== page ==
Fine Root Biomass of Erica Trimera (Engl.) Along An Altitudinal Gradient on Bale Mountains, Ethiopia

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Addis Ababa University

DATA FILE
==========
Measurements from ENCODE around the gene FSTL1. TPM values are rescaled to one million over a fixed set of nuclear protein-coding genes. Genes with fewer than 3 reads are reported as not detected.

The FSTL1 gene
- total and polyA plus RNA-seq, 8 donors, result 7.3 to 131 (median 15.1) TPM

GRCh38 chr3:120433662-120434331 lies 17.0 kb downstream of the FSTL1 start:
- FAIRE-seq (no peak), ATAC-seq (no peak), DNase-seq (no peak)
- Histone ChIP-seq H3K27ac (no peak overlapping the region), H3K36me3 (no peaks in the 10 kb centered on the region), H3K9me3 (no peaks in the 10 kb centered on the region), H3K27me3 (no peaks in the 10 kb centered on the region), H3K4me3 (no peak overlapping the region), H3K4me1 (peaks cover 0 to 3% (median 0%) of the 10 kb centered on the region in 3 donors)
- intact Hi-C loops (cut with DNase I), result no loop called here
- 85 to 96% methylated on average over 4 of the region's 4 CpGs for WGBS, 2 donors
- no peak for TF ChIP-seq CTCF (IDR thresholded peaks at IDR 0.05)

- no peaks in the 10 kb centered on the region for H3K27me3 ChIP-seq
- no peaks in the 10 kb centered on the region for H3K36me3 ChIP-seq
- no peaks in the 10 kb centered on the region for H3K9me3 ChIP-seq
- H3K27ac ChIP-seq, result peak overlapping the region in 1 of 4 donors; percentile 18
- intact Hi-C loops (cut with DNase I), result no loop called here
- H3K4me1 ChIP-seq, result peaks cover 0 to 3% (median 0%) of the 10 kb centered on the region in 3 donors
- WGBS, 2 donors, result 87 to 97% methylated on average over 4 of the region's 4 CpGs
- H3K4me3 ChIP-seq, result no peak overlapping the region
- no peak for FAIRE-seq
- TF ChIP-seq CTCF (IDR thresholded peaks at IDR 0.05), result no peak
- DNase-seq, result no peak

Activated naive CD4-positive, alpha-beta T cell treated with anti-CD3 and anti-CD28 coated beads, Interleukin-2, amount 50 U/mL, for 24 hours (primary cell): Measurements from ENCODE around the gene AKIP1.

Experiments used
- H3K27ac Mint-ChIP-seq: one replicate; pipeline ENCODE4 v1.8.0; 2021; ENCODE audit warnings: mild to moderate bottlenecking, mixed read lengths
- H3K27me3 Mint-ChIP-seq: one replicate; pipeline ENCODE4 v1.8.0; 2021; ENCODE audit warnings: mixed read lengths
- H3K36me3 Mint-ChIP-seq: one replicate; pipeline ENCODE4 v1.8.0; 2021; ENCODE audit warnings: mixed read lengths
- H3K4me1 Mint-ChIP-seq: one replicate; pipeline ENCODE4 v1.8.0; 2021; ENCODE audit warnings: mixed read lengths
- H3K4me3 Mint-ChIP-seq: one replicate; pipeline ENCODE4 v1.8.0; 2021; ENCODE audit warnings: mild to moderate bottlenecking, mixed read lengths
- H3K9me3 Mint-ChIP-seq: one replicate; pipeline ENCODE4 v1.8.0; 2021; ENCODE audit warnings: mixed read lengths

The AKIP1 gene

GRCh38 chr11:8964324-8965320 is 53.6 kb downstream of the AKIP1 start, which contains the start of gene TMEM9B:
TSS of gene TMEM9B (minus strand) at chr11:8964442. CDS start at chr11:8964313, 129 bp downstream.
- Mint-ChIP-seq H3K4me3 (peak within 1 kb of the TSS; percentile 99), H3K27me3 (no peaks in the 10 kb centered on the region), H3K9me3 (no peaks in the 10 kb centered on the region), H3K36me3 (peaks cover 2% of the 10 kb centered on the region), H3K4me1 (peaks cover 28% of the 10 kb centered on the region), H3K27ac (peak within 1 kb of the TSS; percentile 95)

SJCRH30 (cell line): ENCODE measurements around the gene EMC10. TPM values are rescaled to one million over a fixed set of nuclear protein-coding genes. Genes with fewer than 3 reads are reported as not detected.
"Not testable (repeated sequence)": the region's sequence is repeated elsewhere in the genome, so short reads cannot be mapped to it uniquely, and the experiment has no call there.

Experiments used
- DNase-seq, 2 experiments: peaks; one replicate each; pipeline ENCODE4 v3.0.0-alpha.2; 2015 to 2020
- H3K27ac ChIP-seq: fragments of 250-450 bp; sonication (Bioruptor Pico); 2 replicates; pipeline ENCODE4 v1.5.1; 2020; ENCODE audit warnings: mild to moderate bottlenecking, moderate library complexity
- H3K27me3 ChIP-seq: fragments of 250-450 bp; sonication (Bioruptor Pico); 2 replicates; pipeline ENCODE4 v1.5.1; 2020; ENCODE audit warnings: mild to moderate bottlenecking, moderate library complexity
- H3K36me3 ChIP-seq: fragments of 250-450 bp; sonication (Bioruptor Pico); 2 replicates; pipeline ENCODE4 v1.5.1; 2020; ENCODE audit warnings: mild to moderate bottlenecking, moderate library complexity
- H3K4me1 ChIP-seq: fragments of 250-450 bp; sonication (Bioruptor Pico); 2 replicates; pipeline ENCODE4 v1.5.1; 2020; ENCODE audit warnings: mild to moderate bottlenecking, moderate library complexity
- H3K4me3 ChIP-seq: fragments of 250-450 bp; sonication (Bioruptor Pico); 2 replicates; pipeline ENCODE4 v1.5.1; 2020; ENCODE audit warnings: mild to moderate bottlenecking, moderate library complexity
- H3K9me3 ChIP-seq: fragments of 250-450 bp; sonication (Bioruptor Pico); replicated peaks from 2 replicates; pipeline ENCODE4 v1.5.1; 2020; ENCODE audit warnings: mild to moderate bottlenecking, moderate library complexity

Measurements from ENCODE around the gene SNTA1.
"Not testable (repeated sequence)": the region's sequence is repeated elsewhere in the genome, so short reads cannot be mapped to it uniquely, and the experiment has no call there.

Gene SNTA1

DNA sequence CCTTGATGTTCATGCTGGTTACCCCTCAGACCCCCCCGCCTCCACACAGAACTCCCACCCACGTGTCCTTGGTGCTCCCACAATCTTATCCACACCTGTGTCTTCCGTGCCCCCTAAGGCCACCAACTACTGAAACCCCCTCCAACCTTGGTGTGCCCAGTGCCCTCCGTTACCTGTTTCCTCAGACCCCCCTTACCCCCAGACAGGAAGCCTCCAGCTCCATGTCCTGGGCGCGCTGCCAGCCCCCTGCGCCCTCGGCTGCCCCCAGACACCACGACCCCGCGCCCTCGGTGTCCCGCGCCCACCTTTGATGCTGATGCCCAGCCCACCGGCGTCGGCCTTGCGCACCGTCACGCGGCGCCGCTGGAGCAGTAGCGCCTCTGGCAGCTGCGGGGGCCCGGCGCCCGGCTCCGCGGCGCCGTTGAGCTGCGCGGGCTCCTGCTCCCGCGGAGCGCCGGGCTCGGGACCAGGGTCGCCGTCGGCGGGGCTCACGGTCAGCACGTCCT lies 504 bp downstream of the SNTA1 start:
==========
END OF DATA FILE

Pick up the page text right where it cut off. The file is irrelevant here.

The responses of fine roots to a changing environment are suggested to affect the growth and form of an individual plant or the structure and function of forest ecosystems. The depth-wise distribution and seasonal variation of fine roots of Erica trim era was investigated at three latitudinal levels, i.e., 3000, 3300 and 3500 mask up to 40 cm depth separated into three depth classes (0 - 10, 10 - 20 and 20 - 40 cm) using sequential soil coring. Soil chemical characteristics and moisture were analyzed for all the three latitudinal levels and depth classes. Total fine root mass and biomass increased significantly with altitude. Total nitrogen, available phosphorus, organic carbon, moisture content and pH of the soils increased significantly with altitude. In the two lower latitudinal levels, 3000 and 3300 mask, fine root mass and biomass decreased as depth increased, but at the higher altitude (3500 mask) fine roots tended to be more concentrated at the deeper depths. In all of the three sites the availability of soil nutrients and soil acidity showed a tendency to decrease as depth increased. The highest fine root mass and biomass was recorded at the major rainy season followed by the transition period, the small rainy season and dry period, in that order.The higher below ground biomass and lower above ground biomass in contrast to higher soil nutrients at higher altitudes suggested that sink limitation may occur at the Americanizations upper latitudinal limit due to the lower temperature. The night frost at higher elevation that is sever above 10 cm in the soil may also be responsible for the limited abundance of fine roots at the depth of 0 - 10 cm than at the two deeper depth classes (10- 20 and 20 - 40 cm). The highest fine root mass during the major rainy season and lowest fine root mass in the dry season indicated that soil moisture was critical in governing the pattern of root growth in these ecosystems. Fine root production increased markedly from35.75 kg ha-1 yr-1 at 3000 malls and 65.37 kg ha-1 yr-1 at 3300 mask to 158.64 kg ha-1 yr-1at 3500 mask. The figures indicate that fine root production and turnover by this specie splays an important role in global carbon sequestration.